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Celebrating Contemporary Scottish Authors Month ~ December 2017

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Scottish Literature on the Shelf!

I’m celebrating Book Week Scotland with a whole month of Scottish book reviews.

It was browsing the books in our local library that I noticed, not only the familiar authors who I am accustomed to finding down south, but also a plethora of unfamiliar names. Having moved to Scotland two years this December, I thought it would be lovely to celebrate some of the Scottish authors I’ve recently discovered.

I could have chosen famous names I knew well: Robert Burns, Robert Louis Stevenson (who I met in my Healing Paths of Fife’) or even Nigel Tranter, whose historical fiction captured my full attention during our first stay in Fife four years ago. I could have also written reviews for Alexander McCall Smith, Ian Mc Ewen or Ian Rankin (see my Goodreads page for reviews or star ratings) or even Kirkcaldy crime writer Val Mc Dermid, who wrote us a lovely encouraging email on the launch of our community library. I must not forget JK Rowling of course and Iain Banks …. oh the list could go on and on.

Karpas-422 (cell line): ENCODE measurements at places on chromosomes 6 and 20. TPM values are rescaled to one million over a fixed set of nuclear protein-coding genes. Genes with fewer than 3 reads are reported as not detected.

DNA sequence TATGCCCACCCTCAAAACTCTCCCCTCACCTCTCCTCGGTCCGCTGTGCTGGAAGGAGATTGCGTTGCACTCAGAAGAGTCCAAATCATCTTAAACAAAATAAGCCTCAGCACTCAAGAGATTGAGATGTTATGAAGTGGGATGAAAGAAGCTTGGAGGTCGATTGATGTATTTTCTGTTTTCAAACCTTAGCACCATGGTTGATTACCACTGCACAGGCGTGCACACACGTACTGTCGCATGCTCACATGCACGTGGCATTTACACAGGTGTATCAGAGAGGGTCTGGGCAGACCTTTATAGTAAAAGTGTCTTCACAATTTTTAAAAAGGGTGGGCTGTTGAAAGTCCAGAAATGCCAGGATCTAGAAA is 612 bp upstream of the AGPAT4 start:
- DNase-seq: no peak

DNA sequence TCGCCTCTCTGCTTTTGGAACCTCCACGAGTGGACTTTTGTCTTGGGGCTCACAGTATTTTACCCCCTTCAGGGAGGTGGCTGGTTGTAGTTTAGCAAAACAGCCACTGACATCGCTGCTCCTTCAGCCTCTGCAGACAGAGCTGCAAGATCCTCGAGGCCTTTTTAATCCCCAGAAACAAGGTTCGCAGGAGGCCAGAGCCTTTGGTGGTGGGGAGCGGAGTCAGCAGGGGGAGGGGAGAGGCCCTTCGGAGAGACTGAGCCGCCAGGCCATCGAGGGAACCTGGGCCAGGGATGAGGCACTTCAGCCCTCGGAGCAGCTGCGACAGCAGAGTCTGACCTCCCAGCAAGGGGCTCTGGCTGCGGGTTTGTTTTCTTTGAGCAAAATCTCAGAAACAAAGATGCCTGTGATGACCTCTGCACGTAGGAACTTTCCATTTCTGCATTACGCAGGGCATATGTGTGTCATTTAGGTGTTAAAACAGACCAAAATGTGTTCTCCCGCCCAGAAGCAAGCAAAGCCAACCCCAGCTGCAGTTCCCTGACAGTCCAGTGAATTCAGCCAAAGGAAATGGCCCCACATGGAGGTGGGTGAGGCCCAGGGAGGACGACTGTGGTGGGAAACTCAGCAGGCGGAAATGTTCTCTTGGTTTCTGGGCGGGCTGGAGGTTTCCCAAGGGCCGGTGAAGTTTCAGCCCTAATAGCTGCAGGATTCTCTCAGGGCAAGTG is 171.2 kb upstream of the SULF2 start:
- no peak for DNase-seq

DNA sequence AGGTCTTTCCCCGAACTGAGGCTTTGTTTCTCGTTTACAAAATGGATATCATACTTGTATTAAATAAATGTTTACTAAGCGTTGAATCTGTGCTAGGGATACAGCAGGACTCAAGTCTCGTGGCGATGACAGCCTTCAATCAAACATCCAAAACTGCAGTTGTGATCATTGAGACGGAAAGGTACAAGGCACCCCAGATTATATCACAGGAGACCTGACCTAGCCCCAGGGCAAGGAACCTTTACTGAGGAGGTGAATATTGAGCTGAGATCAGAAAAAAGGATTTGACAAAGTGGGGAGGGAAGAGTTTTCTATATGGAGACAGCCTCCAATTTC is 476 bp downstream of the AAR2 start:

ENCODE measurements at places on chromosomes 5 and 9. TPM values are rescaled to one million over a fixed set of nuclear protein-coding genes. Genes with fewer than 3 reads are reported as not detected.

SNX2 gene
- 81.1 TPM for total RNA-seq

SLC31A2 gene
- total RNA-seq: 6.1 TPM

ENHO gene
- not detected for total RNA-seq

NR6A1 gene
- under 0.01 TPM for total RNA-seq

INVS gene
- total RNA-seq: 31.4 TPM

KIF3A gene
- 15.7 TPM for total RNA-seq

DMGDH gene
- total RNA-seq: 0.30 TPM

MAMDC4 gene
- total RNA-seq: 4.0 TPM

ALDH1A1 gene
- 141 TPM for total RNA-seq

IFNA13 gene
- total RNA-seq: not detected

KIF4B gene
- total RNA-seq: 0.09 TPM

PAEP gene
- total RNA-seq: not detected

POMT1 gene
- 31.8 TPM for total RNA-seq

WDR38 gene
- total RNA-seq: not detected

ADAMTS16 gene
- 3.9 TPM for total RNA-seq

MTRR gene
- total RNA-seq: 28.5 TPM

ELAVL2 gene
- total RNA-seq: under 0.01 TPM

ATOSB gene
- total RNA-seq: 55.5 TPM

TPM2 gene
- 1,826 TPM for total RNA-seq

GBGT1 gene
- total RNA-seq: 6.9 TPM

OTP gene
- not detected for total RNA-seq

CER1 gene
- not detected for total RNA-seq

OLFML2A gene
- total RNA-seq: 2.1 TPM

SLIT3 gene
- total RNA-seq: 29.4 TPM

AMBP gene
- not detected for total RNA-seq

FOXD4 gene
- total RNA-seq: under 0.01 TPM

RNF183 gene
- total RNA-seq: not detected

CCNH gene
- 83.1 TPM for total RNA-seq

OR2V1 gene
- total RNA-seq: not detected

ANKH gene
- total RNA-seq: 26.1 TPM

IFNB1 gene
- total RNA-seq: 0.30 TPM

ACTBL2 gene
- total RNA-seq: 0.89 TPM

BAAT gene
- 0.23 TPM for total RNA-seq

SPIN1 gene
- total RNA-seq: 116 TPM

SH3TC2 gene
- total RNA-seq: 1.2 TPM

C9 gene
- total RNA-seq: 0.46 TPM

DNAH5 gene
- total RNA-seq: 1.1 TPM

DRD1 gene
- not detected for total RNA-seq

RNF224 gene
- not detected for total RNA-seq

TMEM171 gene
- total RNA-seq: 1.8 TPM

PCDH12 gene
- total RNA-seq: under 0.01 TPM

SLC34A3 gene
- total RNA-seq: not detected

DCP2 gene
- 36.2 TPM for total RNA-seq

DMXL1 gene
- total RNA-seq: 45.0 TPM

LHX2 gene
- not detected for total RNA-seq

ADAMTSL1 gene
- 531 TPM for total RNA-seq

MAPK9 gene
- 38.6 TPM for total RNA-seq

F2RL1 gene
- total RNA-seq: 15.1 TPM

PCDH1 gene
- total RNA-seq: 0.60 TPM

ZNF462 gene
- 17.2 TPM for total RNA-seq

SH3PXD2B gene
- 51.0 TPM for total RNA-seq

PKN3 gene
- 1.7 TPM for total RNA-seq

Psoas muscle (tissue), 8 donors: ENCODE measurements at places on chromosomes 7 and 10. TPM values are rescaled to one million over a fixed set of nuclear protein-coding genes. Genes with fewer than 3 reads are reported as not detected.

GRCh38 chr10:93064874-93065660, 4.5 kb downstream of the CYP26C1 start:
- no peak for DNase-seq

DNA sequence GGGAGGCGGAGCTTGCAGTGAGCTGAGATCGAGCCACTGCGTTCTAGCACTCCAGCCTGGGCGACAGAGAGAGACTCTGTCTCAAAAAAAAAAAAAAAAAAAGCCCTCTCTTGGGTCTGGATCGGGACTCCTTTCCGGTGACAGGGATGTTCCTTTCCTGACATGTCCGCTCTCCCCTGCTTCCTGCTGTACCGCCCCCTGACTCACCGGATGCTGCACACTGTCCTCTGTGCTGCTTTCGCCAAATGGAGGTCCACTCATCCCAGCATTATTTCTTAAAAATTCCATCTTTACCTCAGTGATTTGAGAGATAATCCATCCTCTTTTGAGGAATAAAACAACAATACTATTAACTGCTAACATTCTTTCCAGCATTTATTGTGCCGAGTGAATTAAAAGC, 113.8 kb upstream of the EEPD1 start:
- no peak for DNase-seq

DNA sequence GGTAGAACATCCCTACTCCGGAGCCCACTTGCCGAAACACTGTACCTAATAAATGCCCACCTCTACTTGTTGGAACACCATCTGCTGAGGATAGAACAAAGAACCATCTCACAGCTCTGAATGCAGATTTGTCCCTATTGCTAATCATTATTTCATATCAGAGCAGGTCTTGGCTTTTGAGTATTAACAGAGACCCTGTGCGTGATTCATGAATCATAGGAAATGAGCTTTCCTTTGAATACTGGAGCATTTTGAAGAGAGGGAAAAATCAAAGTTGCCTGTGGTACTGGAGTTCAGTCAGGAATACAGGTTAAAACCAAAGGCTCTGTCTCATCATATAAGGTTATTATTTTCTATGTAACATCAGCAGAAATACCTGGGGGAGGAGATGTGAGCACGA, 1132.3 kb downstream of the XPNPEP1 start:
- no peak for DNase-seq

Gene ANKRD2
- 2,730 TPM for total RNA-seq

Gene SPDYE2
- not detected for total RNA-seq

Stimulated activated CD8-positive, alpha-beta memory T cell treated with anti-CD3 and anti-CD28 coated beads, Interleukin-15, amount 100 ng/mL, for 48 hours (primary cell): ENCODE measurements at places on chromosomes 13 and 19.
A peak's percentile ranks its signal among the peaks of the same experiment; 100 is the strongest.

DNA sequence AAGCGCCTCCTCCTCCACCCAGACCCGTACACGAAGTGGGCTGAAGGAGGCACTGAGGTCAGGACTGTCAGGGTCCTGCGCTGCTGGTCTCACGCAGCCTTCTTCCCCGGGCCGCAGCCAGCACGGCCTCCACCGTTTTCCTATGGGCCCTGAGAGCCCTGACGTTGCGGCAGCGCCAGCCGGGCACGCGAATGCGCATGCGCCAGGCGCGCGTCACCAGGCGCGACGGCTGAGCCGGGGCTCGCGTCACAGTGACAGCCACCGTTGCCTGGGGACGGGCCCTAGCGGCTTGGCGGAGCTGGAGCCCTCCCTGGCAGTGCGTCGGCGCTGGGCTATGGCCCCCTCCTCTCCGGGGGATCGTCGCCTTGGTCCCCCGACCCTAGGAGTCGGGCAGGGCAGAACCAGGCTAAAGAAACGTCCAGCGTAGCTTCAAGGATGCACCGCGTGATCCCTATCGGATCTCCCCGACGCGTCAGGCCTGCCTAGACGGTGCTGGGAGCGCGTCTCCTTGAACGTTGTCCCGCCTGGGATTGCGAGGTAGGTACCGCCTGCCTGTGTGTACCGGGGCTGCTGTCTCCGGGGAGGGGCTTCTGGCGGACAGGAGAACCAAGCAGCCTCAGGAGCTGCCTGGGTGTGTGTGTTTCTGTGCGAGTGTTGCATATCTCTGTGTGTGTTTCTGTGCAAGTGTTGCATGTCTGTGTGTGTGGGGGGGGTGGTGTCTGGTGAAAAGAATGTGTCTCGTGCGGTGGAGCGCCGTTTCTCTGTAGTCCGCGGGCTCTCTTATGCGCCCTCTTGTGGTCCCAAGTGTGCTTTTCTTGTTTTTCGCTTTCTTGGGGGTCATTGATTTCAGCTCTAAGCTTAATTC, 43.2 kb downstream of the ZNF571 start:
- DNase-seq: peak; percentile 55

What a literate lot they are up here 🙂

Instead I’ve chosen less well known authors and I hope you will enjoy their books too. The sources of these novels ~ Waterstones bookshop, Amazon Kindle, the library, neighbours and even charity shops.

My celebration of Contemporary Scottish authors starts this Friday ~ 1st December 2017.

If you have a particular favourite Scottish author I’ve missed then I’d love to hear from you and I would be happy to include it as a guest review if you’d be kind enough to write one. Or, if you are a Scottish author and can send an independent review or would like to do an author interview ~

then I’d be delighted to hear from you by email

diana@dianamaryjackson.co.uk

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Filed under Book reading, Book reviews, Reading a novel, Scotland, Scottish authors